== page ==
Guest column

There has been a flurry of letters to The Bulletin on the subject of climate change, some stating that climate alarmism is a hoax intended to extort government funds for the climate industry, others claiming that humans are indeed responsible for our changing climate. It is my contention that those who argue an anthropogenic basis for global warming, melting glaciers, rising seas and more frequent extreme weather events are well meaning but misguided, basing their belief on flawed climate models. Whether we are skeptics on the issue of human-caused climate change or true believers, we all aspire to a cleaner environment. However, climate realists want the government to be guided by science and an understanding of the facts, not failed models, before making decisions committing resources that will have a major impact on our local, state and national economies.

The U.S. has reduced carbon emissions more than any of the signatories to the Paris Climate Agreement. According to Climate Action Network Europe, all but five countries are at less than 50% of their current targets for reducing carbon emissions. The U.S., on the other hand, has significantly improved our ambient air quality since 1980 by reducing levels of ozone (25%), sulfur dioxide (85%), carbon monoxide (85%), and nitrogen dioxide (60%), harmful gases as defined by the EPA. Technological improvements such as catalytic converters and scrubbers have contributed to the improvement.

Another reason for cleaner air in the U.S. is our greater use of natural gas. Though a fossil fuel, it is relatively clean burning. We have been able to do this through the innovation of fracking by the oil and gas industry. In the eight years through 2015 (the last year for which annual data was available), growth in oil and gas production exceeded by nearly twofold the total production of energy from renewable resources (excluding hydro power). The U.S. is now a net exporter of oil and natural gas. We no longer depend on unstable OPEC suppliers for our energy needs.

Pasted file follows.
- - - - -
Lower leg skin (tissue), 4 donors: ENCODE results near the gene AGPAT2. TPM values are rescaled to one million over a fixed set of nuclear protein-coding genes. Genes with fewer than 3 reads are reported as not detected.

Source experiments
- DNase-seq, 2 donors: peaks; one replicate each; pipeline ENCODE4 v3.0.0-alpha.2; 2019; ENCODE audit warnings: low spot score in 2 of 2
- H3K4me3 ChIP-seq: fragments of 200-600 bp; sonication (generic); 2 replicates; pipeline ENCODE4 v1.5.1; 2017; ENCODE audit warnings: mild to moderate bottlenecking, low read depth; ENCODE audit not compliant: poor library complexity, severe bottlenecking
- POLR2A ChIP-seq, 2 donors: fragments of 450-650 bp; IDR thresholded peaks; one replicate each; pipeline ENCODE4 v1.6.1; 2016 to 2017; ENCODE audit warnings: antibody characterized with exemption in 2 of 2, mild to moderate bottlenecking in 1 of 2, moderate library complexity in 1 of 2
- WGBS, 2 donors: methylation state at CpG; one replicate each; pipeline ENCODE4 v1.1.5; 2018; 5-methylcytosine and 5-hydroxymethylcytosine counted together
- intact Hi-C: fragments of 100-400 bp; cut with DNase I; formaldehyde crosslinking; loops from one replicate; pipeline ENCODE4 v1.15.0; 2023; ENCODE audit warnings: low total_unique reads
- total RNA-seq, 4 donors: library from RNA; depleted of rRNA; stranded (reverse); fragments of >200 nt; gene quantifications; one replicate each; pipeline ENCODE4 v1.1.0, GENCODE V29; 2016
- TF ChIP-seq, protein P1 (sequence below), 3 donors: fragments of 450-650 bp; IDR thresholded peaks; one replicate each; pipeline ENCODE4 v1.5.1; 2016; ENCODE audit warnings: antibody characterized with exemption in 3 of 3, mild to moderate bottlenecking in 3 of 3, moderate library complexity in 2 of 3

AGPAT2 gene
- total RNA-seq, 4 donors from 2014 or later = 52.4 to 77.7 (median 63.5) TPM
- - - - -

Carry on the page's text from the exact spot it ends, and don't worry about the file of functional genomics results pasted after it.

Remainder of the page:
Another benefit of our success in the production of oil and natural gas is the economic impact. Employment growth in the oil and gas industry greatly outpaced nonfarm industry throughout the Obama administration and was largely responsible for the improvement in GDP, anemic as it was under Obama. Oil prices averaged $100 per barrel well into Obama’s second term and, under Trump, have dropped to about $60 per barrel.

Increased oil and gas production occurred in spite of heavy taxpayer subsidies for renewable energy sources. Anyone remember the Obama administration’s $500 million Solyndra boondoggle? In FY 2016, federal subsidies per megawatt hour (MWH) for wind was $5.75 and for solar a whopping $43.75. Together, these renewables produce less than 5% of our energy needs but drive up energy costs for consumers. By contrast, coal received $1.04, nuclear $0.46 and natural gas -$0.54, and these energy sources cost much less to deliver to the customer. Compared to the destructive aspects of huge wind farms, such as the loss of significant numbers of bats to the wind turbines along the Columbia River Gorge, fossil fuels are more environmentally friendly, especially natural gas, as well as more economical.

Despite the aforementioned statistics, climate alarmists dismiss the benefits of fossil fuels and the limitations of wind and solar and demand we spend trillions on alternative, noncarbon-based sources of energy to try to achieve net-zero CO2, a beneficial greenhouse gas (the “gas of life”) without which plants would not grow. Humans are not a significant factor in climate change, notwithstanding failed climate models and the fallacious claim of a 97% consensus. Futile attempts to reduce CO2 by replacing carbon-based fuels with unreliable renewables ignore scientific findings and will do nothing to improve the environment. These misguided efforts by climate zealots will, however, do great harm to the economy.

— Paul deWitt lives in Bend.

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